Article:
Shaffron (Horse's Head Defense) of Ottheinrich, Count Palatine of the Rhine (1502–1559)
German, probably Nuremberg
Steel, copper alloy, leather
H. 22 3/8 in. (56.8 cm); W. 13 in. (33 cm); D. 7 in. (17.8 cm); Wt. 3 lb. 15 oz. (1794 g)
Gift of William H. Riggs, 1913
Not on view
This shaffron is decorated with narrow bands of etched foliate ornament on a blackened, dotted ground in a manner associated with armor from Nuremberg. The decoration includes the date 1529 (in the center of the nose) and a shield emblazoned with the arms of the Palatinate and Bavaria (at the muzzle), indentifying the shaffron as having been made either for Ottheinrich (1502–1559) or for his brother Philipp (1503–1548), the two of whom co-ruled as counts palatine of the Rhine. It most likely comes from their large armory at Neuburg Castle, which rises over the Danube in the vicinity of Ingolstadt. Although the year 1529 was eventful for both siblings, it seems more probable that the armor to which this shaffron belongs was ordered by Ottheinrich for the ceremonies attendant with his wedding to Susanne, daughter of the duke of Bavaria, in that year.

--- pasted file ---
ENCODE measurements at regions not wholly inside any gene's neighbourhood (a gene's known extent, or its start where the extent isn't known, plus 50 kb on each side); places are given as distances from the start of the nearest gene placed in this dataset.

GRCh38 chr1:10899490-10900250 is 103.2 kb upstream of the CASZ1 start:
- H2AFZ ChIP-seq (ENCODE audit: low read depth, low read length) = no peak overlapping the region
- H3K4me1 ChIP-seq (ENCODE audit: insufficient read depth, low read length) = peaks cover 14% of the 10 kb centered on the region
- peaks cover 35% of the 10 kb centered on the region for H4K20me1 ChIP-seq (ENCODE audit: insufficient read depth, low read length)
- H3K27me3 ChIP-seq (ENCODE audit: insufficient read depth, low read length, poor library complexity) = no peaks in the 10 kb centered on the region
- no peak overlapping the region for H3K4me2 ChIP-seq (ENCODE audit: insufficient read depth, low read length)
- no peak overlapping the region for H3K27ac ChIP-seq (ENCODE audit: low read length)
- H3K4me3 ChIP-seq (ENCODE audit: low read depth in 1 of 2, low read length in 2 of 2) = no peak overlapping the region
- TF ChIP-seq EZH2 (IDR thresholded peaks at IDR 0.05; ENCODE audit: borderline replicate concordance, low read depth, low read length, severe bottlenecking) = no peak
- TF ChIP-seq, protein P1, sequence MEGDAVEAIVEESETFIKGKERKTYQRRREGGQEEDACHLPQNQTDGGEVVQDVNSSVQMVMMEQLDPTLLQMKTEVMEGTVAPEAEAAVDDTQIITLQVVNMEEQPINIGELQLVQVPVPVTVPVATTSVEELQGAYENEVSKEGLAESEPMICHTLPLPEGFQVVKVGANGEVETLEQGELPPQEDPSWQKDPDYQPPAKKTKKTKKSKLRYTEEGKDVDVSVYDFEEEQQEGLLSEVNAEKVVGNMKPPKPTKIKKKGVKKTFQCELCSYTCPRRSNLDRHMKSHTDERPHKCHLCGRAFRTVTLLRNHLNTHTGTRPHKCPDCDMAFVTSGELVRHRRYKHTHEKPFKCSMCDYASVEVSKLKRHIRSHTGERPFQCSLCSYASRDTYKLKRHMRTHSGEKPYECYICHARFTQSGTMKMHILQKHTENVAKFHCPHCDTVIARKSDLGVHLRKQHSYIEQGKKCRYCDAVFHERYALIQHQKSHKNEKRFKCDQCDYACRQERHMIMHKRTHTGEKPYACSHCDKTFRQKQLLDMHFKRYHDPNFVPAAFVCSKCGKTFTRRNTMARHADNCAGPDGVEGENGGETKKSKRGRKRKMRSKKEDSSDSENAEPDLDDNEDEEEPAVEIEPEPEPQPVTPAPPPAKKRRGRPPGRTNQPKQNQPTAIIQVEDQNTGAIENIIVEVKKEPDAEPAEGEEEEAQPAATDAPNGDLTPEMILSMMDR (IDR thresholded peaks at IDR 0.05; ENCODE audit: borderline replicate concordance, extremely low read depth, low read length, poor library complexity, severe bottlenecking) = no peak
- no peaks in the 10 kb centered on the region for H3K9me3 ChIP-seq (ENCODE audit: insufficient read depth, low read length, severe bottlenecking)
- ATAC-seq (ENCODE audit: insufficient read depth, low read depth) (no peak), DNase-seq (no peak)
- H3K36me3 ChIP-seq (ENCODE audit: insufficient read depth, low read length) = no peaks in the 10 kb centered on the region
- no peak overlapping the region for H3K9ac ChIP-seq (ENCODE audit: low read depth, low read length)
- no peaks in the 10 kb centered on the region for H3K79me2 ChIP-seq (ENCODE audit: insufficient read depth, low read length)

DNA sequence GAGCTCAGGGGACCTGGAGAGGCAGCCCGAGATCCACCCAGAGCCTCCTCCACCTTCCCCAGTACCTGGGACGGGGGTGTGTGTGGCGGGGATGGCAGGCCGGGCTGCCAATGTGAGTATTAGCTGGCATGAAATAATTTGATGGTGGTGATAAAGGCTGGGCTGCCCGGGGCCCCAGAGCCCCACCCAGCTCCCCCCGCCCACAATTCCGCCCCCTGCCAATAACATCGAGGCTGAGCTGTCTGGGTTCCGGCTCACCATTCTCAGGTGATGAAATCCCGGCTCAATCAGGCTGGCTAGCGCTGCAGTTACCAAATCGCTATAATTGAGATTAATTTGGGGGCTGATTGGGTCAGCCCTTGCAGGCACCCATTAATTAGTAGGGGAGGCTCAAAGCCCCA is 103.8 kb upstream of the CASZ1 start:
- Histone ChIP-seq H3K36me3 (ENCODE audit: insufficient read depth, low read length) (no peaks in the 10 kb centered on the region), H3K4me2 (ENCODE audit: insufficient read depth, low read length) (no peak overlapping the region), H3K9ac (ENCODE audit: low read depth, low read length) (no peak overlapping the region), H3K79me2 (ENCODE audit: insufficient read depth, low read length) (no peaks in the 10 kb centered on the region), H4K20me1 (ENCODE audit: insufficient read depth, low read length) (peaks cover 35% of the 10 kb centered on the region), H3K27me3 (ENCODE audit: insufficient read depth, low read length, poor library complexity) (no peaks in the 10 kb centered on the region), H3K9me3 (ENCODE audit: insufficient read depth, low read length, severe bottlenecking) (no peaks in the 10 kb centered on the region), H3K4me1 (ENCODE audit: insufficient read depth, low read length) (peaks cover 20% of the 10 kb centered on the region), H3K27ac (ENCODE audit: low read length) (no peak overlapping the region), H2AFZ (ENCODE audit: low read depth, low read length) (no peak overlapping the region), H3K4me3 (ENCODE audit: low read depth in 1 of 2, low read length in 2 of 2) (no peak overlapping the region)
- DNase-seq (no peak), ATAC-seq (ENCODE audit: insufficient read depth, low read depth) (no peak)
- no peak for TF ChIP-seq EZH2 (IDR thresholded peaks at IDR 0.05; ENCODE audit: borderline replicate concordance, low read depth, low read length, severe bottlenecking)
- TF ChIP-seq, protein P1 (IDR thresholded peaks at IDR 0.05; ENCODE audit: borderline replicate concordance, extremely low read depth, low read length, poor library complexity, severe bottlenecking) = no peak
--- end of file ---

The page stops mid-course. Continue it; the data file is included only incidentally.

William H. Riggs, Paris (until 1913; his gift to MMA).
Louisville. J. B. Speed Art Museum. "European Arms and Armor, loan exhibition from MMA and others," November 15, 1952–December 28, 1952, no. 17.
New York. The Metropolitan Museum of Art. "The Armored Horse in Europe," February 15, 2005–January 15, 2006, no. 9.
Pyhrr, Stuart W., Donald J. La Rocca, and Dirk H. Breiding. The Armored Horse in Europe, 1480–1620. New York: The Metropolitan Museum of Art, 2005. pp. 39–40, no. 9, ill.